[041] Figure 2 includes a flowchart of the model training process of the edge message passing neural network. [042] Figure 3 includes a flowchart of the process for preparing predicted labels with the edge message passing neural network.

[043] Figure 4 includes a flowchart of the message passing layer of the graph convolution layer.

[044] Figure 5 includes a flowchart of the graph pooling layer.

[045] Figure 6 includes a schematic representation of a computing system that can perform the computer-implemented methods described herein.

[046] The elements and components in the figures can be arranged in accordance with at least one of the embodiments described herein, and which arrangement may be modified in accordance with the disclosure provided herein by one of ordinary skill in the art.

DETAILED DESCRIPTION

[047] In the following detailed description, reference is made to the accompanying drawings, which form a part hereof. In the drawings, similar symbols typically identify similar components, unless context dictates otherwise. The illustrative embodiments described in the detailed description, drawings, and claims are not meant to be limiting. Other embodiments may be utilized, and other changes may be made, without departing from the spirit or scope of the subject matter presented herein. It will be readily understood that the aspects of the present disclosure, as generally described herein, and illustrated in the figures, can be arranged, substituted, combined, separated, and designed in a wide variety of different configurations, all of which are explicitly contemplated herein.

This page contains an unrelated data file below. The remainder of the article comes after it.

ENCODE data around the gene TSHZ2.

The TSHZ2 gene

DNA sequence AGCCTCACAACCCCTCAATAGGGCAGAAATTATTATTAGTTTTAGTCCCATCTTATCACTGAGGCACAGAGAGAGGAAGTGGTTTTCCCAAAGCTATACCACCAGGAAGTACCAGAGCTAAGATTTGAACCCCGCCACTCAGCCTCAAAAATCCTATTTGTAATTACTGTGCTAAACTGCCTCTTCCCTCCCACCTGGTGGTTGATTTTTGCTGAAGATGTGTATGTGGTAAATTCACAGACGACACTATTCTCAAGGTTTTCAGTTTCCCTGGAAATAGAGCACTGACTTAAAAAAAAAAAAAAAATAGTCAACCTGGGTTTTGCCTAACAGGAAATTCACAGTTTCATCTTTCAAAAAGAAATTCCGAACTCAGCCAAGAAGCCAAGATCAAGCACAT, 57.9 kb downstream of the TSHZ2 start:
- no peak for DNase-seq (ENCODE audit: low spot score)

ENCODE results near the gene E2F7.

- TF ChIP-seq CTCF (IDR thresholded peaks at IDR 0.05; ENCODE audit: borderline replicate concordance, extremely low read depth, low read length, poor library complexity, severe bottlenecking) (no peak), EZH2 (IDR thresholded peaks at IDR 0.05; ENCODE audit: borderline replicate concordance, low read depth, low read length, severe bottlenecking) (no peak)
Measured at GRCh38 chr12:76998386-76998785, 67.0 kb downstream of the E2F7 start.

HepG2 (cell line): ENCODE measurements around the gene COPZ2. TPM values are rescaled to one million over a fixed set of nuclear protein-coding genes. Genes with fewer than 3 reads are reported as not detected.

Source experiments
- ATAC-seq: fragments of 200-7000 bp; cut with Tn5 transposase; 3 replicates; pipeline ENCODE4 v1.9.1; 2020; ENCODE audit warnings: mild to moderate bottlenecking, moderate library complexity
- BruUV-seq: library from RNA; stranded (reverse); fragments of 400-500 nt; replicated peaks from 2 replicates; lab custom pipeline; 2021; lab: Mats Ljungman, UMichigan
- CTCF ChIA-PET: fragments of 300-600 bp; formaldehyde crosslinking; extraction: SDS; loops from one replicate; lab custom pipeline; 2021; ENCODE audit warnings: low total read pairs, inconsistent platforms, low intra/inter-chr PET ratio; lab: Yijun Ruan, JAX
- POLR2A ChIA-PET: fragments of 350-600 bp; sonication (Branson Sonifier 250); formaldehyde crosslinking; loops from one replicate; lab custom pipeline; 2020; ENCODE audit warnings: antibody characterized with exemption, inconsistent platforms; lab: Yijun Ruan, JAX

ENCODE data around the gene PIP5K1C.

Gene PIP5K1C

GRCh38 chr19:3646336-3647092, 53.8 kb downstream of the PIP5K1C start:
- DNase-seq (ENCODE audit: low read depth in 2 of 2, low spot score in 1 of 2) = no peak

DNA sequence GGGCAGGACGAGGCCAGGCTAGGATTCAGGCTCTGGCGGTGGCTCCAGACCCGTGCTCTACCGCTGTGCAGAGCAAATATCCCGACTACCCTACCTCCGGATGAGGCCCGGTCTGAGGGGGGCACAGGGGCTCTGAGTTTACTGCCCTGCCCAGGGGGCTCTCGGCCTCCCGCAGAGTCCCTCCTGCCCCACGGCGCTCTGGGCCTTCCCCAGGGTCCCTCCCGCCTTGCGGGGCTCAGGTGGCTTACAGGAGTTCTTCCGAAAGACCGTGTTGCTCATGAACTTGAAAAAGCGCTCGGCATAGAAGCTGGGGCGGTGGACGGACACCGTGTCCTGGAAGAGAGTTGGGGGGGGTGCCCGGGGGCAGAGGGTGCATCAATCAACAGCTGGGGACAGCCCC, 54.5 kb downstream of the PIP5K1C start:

[048] Generally, the present disclosure relates to an edge message passing neural network (EMPNN) configured to receive graph data of at least one graph and generate predicted graph data based on the received graph data, and which is different from the received graph data. For example, the graph data can include one or more molecules, and the predicted graph data can provide one or more molecules based on the input molecules but that are different from the input molecules. Thereby, the predicted graph data, sometimes referred to as a predicted label, can be similar to the input graph data but characteristically different in some way from the input graph data. That is, the predicted graph data can be new graph data compared to the input graph data.